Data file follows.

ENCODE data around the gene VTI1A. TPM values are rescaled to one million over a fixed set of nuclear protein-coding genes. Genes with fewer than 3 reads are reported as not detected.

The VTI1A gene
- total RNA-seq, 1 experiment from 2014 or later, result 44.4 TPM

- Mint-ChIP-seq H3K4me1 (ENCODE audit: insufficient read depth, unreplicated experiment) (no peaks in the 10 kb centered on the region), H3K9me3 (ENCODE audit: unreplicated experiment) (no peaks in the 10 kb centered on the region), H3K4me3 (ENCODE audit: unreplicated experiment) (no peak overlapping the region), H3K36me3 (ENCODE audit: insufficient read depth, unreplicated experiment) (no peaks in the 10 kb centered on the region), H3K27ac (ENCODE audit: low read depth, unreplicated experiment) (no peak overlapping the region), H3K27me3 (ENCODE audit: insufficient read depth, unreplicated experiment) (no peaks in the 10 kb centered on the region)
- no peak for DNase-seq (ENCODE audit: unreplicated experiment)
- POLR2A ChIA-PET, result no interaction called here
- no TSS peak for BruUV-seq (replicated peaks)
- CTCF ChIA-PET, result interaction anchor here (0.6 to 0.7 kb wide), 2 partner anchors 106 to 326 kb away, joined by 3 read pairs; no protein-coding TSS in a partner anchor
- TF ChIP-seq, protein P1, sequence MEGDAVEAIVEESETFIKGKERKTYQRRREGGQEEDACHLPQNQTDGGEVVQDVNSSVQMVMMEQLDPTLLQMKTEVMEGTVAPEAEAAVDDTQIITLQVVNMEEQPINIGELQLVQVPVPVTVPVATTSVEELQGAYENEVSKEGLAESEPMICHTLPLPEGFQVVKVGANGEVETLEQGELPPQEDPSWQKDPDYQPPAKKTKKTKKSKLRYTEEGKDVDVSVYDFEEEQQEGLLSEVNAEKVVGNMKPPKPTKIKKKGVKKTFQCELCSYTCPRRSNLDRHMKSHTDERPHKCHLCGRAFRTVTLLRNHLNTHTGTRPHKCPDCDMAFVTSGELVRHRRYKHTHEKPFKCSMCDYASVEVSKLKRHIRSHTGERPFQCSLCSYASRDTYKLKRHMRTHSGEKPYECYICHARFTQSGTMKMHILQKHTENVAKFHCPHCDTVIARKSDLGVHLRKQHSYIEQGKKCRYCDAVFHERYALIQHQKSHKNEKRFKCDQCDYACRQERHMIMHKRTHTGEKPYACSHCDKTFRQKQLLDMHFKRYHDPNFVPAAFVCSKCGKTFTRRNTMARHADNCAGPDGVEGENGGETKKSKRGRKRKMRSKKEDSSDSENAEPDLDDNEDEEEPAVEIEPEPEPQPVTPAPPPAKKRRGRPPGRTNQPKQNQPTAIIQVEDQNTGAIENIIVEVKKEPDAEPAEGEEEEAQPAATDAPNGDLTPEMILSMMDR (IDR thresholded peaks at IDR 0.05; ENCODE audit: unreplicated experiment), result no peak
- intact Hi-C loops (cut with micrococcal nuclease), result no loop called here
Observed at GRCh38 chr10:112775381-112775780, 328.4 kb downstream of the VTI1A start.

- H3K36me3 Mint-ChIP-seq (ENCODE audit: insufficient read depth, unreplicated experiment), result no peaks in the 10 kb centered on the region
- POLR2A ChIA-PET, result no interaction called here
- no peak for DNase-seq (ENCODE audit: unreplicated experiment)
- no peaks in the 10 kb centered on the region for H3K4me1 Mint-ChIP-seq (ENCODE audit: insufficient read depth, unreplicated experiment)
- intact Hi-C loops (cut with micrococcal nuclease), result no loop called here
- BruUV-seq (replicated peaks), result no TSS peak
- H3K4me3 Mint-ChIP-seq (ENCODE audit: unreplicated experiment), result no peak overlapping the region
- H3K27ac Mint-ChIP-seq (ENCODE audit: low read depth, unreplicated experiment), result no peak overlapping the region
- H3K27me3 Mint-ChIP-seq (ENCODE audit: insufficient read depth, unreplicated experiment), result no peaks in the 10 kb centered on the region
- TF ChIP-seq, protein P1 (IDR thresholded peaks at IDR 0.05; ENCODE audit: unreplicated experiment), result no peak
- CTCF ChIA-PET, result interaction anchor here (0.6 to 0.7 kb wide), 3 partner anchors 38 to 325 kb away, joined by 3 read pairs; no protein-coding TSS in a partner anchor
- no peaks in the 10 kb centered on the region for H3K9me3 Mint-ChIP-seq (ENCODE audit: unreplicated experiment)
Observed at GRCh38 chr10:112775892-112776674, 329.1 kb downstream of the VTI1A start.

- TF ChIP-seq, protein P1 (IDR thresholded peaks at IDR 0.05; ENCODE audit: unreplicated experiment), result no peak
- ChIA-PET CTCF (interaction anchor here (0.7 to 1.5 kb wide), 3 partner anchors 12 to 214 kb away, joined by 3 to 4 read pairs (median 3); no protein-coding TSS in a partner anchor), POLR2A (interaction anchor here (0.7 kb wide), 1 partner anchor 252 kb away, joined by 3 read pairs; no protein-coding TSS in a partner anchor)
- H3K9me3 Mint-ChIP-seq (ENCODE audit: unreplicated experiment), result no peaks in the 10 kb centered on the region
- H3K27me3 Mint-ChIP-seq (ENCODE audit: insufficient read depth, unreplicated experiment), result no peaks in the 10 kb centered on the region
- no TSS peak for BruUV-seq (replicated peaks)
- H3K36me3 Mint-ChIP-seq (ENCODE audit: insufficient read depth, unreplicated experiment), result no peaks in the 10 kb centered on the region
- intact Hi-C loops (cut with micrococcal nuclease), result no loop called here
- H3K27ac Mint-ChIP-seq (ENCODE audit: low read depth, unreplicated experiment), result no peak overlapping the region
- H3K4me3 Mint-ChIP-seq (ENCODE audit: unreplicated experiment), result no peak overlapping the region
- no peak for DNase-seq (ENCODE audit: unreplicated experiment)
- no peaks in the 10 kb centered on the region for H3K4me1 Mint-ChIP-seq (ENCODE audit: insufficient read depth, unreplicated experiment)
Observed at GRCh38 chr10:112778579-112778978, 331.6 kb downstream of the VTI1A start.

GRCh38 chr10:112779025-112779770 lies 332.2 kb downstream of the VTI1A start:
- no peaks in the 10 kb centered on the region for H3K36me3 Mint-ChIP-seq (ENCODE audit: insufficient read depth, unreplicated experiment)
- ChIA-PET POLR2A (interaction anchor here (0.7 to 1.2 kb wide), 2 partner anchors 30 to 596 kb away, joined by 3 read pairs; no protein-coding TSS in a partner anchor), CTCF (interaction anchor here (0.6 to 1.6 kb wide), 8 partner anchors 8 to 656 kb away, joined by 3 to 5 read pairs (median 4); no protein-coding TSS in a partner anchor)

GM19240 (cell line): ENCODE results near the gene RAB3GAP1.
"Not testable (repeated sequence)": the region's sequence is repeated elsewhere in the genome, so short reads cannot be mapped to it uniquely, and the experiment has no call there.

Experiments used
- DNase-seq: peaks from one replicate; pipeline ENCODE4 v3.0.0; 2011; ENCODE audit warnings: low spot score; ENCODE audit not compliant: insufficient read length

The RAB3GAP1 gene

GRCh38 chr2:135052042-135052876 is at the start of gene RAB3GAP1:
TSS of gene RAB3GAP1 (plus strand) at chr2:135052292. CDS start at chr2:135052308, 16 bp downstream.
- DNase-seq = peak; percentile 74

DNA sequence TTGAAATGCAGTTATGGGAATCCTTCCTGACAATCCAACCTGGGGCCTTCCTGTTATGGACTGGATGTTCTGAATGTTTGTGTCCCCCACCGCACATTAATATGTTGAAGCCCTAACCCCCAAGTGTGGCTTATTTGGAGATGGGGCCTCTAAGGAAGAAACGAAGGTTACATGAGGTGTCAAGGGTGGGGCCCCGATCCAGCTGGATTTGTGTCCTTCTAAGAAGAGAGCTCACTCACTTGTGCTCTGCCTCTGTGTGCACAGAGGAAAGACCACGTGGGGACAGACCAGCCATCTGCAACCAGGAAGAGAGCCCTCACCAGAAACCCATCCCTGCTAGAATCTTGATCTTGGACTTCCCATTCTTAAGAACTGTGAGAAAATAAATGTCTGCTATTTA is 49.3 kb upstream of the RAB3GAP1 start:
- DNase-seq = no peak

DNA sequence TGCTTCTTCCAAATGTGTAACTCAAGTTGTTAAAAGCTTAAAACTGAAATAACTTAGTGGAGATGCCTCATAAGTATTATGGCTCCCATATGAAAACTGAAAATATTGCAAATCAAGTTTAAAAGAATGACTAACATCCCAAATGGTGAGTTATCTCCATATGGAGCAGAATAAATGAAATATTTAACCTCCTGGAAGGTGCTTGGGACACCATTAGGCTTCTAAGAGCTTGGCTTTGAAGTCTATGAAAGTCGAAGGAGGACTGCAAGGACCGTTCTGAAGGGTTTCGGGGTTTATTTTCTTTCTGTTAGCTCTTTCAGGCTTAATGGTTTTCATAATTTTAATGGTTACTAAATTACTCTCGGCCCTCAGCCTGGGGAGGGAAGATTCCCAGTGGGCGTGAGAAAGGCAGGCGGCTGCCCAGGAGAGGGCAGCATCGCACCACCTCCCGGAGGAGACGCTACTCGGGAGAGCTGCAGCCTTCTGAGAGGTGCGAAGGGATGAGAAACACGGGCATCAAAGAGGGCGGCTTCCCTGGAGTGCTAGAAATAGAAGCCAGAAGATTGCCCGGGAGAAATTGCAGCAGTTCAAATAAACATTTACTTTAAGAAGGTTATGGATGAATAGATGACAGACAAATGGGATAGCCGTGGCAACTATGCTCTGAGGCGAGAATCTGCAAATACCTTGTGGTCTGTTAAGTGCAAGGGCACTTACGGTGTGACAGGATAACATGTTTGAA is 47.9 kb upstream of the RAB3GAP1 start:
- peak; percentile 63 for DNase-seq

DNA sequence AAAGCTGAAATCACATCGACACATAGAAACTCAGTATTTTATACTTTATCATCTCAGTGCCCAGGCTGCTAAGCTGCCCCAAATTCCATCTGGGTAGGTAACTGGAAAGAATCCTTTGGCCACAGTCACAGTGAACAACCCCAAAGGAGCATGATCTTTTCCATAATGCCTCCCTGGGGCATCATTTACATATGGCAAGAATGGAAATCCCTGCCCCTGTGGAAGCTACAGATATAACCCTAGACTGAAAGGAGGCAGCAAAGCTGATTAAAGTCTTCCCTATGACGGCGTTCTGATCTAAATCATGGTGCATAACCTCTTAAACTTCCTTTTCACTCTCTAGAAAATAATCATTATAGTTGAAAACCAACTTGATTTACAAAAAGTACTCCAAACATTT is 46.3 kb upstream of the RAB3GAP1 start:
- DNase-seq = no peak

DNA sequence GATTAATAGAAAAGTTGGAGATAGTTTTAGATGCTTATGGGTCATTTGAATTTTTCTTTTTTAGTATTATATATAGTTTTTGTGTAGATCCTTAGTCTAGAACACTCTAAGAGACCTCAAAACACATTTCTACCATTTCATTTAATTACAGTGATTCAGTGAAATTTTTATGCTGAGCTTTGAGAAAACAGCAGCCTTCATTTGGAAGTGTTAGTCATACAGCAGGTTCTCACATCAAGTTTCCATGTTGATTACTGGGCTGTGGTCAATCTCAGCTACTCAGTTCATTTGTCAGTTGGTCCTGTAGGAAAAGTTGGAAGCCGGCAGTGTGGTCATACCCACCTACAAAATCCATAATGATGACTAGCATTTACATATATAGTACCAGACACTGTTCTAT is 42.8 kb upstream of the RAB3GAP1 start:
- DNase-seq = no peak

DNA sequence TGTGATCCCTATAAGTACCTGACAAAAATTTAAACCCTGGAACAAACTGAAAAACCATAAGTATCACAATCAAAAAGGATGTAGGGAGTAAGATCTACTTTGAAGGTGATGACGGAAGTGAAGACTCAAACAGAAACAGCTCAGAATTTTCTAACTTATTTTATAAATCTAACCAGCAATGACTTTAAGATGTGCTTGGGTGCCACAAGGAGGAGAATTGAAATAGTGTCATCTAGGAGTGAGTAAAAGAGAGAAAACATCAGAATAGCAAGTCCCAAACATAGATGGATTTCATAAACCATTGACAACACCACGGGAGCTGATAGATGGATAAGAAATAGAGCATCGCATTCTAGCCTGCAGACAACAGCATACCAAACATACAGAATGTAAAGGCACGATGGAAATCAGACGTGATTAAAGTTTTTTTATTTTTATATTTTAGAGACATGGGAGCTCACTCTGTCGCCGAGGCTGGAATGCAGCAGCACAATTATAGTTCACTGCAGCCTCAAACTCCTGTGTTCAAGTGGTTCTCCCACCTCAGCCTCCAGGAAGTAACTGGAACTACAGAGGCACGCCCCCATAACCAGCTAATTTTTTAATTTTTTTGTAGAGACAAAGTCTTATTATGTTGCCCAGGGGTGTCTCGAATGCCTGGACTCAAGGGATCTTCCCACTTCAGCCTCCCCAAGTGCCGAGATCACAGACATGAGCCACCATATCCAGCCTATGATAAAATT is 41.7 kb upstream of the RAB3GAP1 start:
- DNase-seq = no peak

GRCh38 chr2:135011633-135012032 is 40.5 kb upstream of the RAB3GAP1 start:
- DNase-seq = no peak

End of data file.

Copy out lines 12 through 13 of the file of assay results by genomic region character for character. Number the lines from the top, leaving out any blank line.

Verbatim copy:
- H3K36me3 Mint-ChIP-seq (ENCODE audit: insufficient read depth, unreplicated experiment), result no peaks in the 10 kb centered on the region
- POLR2A ChIA-PET, result no interaction called here